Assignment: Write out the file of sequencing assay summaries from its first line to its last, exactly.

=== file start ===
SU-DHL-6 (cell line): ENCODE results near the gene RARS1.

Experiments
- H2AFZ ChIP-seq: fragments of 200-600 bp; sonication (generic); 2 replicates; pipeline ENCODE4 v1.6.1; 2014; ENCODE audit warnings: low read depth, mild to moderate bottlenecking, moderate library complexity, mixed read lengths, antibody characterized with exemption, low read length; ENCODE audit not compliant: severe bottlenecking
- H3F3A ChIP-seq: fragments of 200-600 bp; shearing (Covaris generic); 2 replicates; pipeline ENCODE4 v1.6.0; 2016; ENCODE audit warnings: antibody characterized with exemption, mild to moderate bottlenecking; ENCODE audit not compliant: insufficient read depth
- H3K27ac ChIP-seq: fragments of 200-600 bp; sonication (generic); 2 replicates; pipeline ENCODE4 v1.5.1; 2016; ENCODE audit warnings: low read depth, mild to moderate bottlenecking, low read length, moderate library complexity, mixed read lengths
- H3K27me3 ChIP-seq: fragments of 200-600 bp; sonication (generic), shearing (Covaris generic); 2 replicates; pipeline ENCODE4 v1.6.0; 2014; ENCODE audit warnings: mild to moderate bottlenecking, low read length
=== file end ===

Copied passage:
SU-DHL-6 (cell line): ENCODE results near the gene RARS1.

Experiments
- H2AFZ ChIP-seq: fragments of 200-600 bp; sonication (generic); 2 replicates; pipeline ENCODE4 v1.6.1; 2014; ENCODE audit warnings: low read depth, mild to moderate bottlenecking, moderate library complexity, mixed read lengths, antibody characterized with exemption, low read length; ENCODE audit not compliant: severe bottlenecking
- H3F3A ChIP-seq: fragments of 200-600 bp; shearing (Covaris generic); 2 replicates; pipeline ENCODE4 v1.6.0; 2016; ENCODE audit warnings: antibody characterized with exemption, mild to moderate bottlenecking; ENCODE audit not compliant: insufficient read depth
- H3K27ac ChIP-seq: fragments of 200-600 bp; sonication (generic); 2 replicates; pipeline ENCODE4 v1.5.1; 2016; ENCODE audit warnings: low read depth, mild to moderate bottlenecking, low read length, moderate library complexity, mixed read lengths
- H3K27me3 ChIP-seq: fragments of 200-600 bp; sonication (generic), shearing (Covaris generic); 2 replicates; pipeline ENCODE4 v1.6.0; 2014; ENCODE audit warnings: mild to moderate bottlenecking, low read length